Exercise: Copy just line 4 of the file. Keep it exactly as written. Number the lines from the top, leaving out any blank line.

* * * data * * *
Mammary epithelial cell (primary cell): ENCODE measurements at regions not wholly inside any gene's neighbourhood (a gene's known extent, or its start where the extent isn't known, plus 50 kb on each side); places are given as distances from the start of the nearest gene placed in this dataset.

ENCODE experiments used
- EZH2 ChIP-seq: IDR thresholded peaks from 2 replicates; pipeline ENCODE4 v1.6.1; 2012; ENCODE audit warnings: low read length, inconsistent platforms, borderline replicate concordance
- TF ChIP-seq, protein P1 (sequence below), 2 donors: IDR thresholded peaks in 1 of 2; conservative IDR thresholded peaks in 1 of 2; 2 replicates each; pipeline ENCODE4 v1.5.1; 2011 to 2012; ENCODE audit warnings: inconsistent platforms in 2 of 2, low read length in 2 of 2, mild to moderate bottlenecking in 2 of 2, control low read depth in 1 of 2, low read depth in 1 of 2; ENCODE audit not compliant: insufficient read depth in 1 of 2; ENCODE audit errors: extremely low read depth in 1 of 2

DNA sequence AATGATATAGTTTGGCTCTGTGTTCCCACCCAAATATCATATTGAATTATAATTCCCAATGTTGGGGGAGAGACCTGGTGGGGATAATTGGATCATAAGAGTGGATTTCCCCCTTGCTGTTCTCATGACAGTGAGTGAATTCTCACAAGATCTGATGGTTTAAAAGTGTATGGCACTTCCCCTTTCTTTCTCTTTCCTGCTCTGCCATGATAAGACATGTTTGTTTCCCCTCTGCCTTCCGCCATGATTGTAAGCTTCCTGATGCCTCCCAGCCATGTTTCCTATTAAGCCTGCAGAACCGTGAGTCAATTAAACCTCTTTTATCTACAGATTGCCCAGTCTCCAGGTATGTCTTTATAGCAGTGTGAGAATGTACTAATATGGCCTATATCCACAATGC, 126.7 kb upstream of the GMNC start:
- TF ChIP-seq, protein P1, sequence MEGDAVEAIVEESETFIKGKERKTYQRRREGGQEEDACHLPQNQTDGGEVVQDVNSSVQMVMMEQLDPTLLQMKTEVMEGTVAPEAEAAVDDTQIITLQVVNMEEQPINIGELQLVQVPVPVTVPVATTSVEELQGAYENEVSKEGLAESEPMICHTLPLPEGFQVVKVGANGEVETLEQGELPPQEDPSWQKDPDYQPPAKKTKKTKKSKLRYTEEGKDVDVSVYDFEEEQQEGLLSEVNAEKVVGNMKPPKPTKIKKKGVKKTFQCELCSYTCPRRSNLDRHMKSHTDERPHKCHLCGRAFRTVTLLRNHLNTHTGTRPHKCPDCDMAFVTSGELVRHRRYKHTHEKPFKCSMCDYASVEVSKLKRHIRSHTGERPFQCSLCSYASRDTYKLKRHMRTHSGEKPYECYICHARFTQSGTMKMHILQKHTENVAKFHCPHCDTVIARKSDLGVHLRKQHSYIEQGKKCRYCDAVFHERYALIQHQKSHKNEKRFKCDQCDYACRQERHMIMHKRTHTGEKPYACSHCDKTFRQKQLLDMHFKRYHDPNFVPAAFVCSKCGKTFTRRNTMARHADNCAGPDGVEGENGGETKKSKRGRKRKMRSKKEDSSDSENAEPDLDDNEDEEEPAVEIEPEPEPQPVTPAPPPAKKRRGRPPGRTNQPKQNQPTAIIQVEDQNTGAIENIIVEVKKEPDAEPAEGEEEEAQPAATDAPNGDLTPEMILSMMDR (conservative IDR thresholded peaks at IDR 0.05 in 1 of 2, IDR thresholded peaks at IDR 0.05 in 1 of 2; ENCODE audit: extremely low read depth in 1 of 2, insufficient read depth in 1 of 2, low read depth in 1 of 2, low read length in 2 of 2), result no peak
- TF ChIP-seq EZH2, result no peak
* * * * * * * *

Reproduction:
- TF ChIP-seq, protein P1 (sequence below), 2 donors: IDR thresholded peaks in 1 of 2; conservative IDR thresholded peaks in 1 of 2; 2 replicates each; pipeline ENCODE4 v1.5.1; 2011 to 2012; ENCODE audit warnings: inconsistent platforms in 2 of 2, low read length in 2 of 2, mild to moderate bottlenecking in 2 of 2, control low read depth in 1 of 2, low read depth in 1 of 2; ENCODE audit not compliant: insufficient read depth in 1 of 2; ENCODE audit errors: extremely low read depth in 1 of 2